Understanding How Interactions among Certain Provisions in OASDI Solvency Packages May Thwart Financing and Distributional Goals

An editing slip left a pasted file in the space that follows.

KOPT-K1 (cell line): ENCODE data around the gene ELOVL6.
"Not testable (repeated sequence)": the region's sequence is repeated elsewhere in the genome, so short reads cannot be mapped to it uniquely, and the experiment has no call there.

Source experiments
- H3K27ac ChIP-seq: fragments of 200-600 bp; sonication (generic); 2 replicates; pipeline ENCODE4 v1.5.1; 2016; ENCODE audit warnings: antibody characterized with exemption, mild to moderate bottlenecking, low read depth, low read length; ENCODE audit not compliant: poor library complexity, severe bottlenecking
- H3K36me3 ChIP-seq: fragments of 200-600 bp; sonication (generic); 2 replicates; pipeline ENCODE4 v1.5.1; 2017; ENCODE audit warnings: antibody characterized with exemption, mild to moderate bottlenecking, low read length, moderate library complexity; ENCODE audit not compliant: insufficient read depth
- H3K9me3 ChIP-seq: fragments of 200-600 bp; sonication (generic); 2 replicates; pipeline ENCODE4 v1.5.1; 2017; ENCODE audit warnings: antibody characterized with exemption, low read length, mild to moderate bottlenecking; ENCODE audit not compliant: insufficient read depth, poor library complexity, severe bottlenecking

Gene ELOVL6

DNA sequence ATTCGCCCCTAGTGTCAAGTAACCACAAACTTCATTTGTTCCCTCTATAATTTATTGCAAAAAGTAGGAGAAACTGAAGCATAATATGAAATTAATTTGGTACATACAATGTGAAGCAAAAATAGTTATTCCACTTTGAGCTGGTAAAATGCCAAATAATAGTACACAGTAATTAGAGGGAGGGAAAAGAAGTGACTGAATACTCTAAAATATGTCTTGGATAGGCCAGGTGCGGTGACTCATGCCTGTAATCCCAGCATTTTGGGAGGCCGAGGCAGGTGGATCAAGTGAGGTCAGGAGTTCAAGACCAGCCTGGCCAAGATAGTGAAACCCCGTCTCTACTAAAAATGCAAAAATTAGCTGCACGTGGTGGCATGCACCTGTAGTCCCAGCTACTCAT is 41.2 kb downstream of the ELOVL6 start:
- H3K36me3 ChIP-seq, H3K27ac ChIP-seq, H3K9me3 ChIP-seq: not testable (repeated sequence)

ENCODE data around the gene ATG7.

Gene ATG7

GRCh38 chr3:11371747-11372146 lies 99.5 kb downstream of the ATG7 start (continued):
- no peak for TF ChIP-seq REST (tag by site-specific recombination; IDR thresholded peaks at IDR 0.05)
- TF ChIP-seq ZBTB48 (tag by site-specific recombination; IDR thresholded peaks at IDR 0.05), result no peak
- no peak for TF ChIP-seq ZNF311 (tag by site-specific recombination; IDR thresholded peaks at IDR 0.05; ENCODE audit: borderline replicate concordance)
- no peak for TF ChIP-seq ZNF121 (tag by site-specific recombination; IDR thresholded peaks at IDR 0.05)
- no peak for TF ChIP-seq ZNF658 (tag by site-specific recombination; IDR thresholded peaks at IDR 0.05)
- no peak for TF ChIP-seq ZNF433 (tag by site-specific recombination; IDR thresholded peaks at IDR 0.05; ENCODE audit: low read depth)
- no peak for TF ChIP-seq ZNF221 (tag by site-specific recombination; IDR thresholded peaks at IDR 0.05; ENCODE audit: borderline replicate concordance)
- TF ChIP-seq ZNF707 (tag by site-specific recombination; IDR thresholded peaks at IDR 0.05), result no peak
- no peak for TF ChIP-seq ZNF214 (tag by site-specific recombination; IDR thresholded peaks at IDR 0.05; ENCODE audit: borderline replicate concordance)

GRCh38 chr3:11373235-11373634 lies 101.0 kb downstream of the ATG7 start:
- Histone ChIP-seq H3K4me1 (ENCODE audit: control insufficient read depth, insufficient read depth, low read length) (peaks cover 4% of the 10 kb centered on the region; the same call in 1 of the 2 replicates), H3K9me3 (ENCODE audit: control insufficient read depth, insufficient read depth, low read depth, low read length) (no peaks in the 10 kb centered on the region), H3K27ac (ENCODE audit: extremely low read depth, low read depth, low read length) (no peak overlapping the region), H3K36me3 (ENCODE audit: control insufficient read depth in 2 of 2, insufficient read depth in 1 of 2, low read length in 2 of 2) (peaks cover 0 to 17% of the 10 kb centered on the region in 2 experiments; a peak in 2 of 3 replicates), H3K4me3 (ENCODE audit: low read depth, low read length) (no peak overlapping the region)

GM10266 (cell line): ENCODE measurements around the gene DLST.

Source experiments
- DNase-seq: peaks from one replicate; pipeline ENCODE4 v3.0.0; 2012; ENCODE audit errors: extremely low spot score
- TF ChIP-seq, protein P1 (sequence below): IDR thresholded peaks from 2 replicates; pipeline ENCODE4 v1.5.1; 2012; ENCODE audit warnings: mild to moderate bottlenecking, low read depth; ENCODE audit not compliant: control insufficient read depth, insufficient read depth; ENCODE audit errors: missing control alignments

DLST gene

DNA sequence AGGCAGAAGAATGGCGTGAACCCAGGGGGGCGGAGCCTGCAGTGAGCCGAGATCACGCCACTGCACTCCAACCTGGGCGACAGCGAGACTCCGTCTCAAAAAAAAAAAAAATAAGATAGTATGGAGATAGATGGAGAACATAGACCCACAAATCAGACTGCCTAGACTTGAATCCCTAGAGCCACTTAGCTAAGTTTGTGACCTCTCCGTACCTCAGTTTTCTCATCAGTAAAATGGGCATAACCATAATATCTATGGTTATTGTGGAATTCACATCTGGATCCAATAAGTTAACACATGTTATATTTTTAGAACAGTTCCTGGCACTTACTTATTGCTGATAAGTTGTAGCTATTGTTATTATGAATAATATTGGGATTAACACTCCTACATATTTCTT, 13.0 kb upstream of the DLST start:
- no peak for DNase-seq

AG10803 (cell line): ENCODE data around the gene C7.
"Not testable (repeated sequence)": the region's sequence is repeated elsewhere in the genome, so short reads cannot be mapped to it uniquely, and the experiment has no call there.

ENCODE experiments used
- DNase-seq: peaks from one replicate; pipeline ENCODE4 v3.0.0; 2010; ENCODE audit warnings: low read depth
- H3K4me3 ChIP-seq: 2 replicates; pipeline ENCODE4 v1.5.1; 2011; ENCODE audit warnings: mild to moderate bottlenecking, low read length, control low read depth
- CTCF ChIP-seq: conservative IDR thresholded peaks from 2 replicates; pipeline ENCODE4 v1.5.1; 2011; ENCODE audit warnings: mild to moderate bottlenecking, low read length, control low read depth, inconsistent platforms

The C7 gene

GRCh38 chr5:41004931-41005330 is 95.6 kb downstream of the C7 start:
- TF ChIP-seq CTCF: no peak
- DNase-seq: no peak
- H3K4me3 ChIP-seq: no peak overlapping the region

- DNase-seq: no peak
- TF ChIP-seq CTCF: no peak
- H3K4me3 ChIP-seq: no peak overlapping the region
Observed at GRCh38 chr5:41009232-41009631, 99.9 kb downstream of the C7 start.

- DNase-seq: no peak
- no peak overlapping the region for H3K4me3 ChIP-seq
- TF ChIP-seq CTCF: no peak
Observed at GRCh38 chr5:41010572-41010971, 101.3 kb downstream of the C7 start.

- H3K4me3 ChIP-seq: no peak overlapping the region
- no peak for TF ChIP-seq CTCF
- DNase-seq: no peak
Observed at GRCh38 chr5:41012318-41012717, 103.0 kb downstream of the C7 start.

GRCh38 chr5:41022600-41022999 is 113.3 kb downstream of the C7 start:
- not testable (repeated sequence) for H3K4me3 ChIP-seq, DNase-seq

Analysts often compile packages of Social Security changes based upon publically available projections of individual provisions’ effects. Such analyses may neglect issues of whether and how provisions might interact to alter intended outcomes, thwarting the proposal’s financing and distributional goals. To inform policymakers about such interactions’ importance for examining cost and distributional implications, we catalog a range of possible interactions, including some that are subtle and not well understood. Using data on U.S. workers from the Survey of Income and Program Participation matched to administrative records, we document a number of patterns in work and benefit histories to show how many commonly discussed Social Security proposals would affect different population groups. We then use DYNASIM, the Urban Institute’s dynamic microsimulation model, to measure how accounting for interactions among a few of these provisions change projections of distributional effects.